E-commerce created new ways to conduct the same businesses which required new modes of selling and therefore opened a hump of new opportunities for the unique skilled professional to get things done. Example – Digital Marketers, Graphic Designers, Web Developers, etc.

Also this new way of doing commerce created the need for new products and services to support the online trade. Example – SaaS Products like Shopify, Zoom, Shopfy, Hubspot, Slack, etc; Payment gateways like Razorpay, Paytm, Paypal, etc; Marketplaces like Amazon, Indiamart, etc; Online fulfilment partner services like Shiprocket; Online Product packaging material providers like Inkmonk, etc.

And even the high internet penetration gave rise to the new market needs and hence created opportinities for individuals/businesses to create new products and services that could be purchased online. eg Netflix, Prime, etc.

And today, nearly every imaginable product and service is available through e-commerce transactions. Electronic items, e-books, music files, software subscriptions, and legal services to name a few of the kinds. And e-commerce may be the only or one of the many sales methods used by businesses. But it has definitely become indispensable owing to modern times.

Here Goods & Services can be majorly categorized as-

Physical products – Refrigerator, Mobile device, T-shirt, etc.

Digital products – E-books, online Training program, Wallpapers, stock library images, Printable Posters, etc.

Services – Video Editing, Graphic Designing, Digital Marketing, etc.

SaaS products – Google Excel, Chatbot software, Video Editing Software, etc.

E-commerce vs E-business

You may use the terms e-commerce and e-business interchangeably as they seem quite familiar but both have a slight difference.

E-commerce is nothing more than an online mode of transacting and exchanging goods & services for a consideration (primarily money). Whereas an E-business involves the entire process of running a Business online (using the internet). To put it simply, E-commerce is actually just one part of an E-business.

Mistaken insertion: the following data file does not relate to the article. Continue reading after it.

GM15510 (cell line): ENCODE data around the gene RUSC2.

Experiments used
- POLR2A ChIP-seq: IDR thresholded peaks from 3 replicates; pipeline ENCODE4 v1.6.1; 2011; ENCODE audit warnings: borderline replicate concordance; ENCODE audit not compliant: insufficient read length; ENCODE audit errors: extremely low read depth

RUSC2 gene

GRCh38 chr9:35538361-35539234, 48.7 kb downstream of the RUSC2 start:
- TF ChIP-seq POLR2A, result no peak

Types of E-commerce Businesses

All trades under commerce (and through e-commerce) can be categorized into different types on the basis of the market segment (type/s of buyers) the Seller is catering to. Whether it’s consumers, businesses, administrations, or a combination of them.

Different E-commerce businesses operate in different market segments (may be one or more than one) depending upon who are they, what are they offering and who are they offering to. Such as –

1. B2B (Business to business) – An e-commerce business where the exchange of products, services or information takes place for a consideration among the businesses rather than from a business to a consumer.

Sellers in this category includes Producers (manufacturers, creators, owners); Intermediaries like Distributors, Wholesalers who serve other businesses with their products and services through e-commerce. A few examples B2B e-commerce could include – 

A raw material supplier sells raw material to a Producer; a manufacturer/supplier of physical products sells products to distributors/ wholesalers; a software company sells their software to businesses to use it to achieve their unique goals; a digital product owner sells its product for a consideration; a service business sells their services to another business.

And the above e-commerce businesses can be conducted either through a seller’s own e-commerce platform or a marketplace or a combination of both.

Examples of such B2B Platforms – Indiamart, Adobe for enterprises, Shutterstock, JioMart, E-kart, NP Digital Marketing Agency, etc